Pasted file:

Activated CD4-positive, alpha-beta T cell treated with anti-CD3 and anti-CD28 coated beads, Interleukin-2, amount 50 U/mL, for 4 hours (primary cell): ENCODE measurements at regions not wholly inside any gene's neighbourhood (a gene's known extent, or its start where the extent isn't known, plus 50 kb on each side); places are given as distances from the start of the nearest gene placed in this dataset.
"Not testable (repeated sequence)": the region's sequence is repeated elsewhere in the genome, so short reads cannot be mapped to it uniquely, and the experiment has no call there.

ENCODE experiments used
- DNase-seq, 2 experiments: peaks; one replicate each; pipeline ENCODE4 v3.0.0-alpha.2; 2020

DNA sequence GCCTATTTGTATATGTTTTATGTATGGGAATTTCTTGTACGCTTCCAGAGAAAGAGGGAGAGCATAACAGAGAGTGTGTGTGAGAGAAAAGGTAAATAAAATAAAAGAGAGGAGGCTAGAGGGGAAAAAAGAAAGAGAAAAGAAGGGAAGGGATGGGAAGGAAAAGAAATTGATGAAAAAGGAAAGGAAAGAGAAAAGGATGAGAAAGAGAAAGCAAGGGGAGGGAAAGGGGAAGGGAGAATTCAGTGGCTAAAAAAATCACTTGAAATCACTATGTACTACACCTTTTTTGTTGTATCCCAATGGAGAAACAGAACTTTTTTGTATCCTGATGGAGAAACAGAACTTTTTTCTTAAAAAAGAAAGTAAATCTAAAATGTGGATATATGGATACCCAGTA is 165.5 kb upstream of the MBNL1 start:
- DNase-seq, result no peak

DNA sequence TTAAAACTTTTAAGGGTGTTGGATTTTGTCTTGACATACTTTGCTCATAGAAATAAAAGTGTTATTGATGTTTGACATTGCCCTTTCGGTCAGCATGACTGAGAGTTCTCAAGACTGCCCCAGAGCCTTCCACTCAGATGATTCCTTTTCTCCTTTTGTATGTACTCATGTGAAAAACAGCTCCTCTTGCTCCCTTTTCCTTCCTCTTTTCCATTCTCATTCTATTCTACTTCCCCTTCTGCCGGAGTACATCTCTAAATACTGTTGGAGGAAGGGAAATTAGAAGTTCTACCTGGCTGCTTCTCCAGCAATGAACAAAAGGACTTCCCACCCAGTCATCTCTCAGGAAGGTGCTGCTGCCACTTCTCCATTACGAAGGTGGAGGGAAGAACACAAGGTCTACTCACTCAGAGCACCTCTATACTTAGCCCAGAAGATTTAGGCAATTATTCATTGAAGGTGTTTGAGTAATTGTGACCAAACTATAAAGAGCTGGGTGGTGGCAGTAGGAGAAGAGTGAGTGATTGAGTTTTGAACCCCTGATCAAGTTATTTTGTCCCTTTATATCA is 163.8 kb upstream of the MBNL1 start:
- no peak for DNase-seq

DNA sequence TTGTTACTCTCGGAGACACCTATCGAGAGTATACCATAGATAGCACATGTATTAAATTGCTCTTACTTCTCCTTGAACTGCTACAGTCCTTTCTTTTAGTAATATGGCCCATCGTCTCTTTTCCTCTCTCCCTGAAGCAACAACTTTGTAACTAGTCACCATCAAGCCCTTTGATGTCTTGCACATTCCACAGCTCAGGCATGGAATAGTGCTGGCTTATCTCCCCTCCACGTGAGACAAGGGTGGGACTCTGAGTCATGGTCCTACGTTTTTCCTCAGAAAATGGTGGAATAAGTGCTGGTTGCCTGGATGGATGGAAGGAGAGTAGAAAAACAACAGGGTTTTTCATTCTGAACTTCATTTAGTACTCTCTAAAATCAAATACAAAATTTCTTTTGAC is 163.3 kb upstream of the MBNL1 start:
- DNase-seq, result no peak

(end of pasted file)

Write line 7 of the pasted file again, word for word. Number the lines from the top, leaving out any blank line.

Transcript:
DNA sequence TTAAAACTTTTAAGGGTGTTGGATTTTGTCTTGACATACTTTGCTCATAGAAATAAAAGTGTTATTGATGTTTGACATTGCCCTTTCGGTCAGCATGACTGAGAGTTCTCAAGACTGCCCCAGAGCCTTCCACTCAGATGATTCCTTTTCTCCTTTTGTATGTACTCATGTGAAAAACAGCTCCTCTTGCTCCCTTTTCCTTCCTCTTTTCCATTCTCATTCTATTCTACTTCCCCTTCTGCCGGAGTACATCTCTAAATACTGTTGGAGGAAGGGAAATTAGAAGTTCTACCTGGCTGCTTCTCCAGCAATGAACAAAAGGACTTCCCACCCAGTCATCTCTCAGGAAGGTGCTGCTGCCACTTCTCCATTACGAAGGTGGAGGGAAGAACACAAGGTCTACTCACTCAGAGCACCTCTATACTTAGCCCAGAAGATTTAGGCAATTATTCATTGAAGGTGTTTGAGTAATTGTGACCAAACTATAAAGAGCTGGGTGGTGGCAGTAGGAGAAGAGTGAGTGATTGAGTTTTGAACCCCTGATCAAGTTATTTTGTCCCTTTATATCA is 163.8 kb upstream of the MBNL1 start: